If AHA officials other than Savary Taylor acted on behalf of the association to invite people to the fund-raiser, it could be construed as a real contribution and raise legal red flags, Wexler said. Savary Taylor said she personally sent the invitation letters, and that "my daughter helped me stamp them."
A perception persisted, however, that the event was at least associated with the AHA. When approached by Modern Healthcare, one fund-raiser attendee, before being asked any questions, said, "I think you better talk to the AHA about that."
The AHA maintains a policy of not becoming involved in presidential campaigns as an association but does not prohibit its employees from doing so.
"This is not about getting around any rules," Savary Taylor said. "It's Mary Beth Savary Taylor doing this and being a pioneer. The AHA does not get involved in presidential elections." Savary Taylor also has worked as an attorney for the American Medical Association and has served on the staff of U.S. Sen. Connie Mack (R-Fla.).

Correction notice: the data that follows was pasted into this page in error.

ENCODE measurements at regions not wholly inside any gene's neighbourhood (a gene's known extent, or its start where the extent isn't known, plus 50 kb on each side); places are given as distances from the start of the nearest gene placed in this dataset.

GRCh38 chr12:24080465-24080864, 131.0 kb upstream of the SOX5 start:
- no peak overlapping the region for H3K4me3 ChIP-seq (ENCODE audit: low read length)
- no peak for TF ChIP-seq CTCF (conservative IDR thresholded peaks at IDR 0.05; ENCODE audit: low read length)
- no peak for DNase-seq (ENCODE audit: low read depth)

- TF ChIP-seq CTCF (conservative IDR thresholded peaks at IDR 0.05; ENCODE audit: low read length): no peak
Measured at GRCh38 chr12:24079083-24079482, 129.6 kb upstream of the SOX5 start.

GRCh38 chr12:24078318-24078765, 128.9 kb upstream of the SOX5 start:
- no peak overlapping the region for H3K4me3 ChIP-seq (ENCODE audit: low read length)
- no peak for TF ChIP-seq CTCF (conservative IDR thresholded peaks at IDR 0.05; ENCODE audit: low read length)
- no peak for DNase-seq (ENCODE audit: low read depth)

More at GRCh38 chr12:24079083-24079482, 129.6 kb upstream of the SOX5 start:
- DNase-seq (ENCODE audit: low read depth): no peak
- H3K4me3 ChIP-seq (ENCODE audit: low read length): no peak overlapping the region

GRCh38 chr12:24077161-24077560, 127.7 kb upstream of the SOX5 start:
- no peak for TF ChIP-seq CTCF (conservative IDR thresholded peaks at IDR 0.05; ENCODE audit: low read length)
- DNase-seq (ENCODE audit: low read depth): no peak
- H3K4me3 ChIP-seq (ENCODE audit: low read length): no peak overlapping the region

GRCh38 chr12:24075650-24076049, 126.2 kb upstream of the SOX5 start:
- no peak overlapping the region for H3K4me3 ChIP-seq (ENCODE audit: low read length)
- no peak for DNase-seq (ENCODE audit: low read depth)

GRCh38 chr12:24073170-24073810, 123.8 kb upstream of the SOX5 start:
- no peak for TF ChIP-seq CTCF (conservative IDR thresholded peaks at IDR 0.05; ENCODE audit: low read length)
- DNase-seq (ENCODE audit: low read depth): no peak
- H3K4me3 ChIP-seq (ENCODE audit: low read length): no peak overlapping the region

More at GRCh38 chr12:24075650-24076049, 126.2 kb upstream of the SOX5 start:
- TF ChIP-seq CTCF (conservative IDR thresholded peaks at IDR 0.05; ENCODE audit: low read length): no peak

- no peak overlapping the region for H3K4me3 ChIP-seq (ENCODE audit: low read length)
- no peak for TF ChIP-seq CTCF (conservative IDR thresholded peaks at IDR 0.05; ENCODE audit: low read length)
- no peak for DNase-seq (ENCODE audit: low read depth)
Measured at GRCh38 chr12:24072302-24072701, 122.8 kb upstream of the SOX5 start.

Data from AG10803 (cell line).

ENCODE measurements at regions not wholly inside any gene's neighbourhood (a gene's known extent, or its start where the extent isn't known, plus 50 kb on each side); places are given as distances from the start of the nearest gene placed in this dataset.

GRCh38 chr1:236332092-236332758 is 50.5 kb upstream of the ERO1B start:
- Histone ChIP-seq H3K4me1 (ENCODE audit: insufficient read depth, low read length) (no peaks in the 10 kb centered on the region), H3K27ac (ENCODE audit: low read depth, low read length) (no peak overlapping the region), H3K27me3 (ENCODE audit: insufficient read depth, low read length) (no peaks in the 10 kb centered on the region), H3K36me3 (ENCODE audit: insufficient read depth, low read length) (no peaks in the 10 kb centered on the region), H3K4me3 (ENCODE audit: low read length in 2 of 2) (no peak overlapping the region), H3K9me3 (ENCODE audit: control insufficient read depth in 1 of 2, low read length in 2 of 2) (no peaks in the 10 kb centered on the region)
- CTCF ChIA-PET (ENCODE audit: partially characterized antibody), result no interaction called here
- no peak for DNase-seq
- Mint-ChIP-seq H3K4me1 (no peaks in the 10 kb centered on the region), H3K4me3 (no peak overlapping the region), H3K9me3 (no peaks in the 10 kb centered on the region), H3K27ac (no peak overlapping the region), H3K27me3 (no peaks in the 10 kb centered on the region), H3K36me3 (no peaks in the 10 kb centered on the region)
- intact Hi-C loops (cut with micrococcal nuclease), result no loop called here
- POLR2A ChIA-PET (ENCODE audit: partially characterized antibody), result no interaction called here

Several observers said that the AHA could only benefit from Savary Taylor's Bush event.
An AHA official hosting a fund-raiser completely apart from the association she represents "is like Bill Clinton having a big dinner and saying it's not for the Democrats," said Charles Inlander, president of the People's Medical Society, an Allentown, Pa.-based consumer group. "I don't think it's appropriate. People are entitled to a private life but ... lobbyists have to be careful that what they do privately is not interpreted as a crossover to what they do professionally."
But it's not uncommon for association officials to hold their own fund-raisers independent of the interests they represent professionally, said Larry Noble, executive director of the Center for Responsive Politics, a Washington-based research group. Still, he added, "It's disingenuous for the industry to say they're not involved."
Lobbyists contacted for this story, none of whom wanted to be identified by name, said last week's fund-raiser was widely viewed as an AHA-sponsored event, even if that was not technically the case.
One veteran industry lobbyist said: "Everything you do in the legislative, fund-raising and grass-roots arenas should be to support what your members need."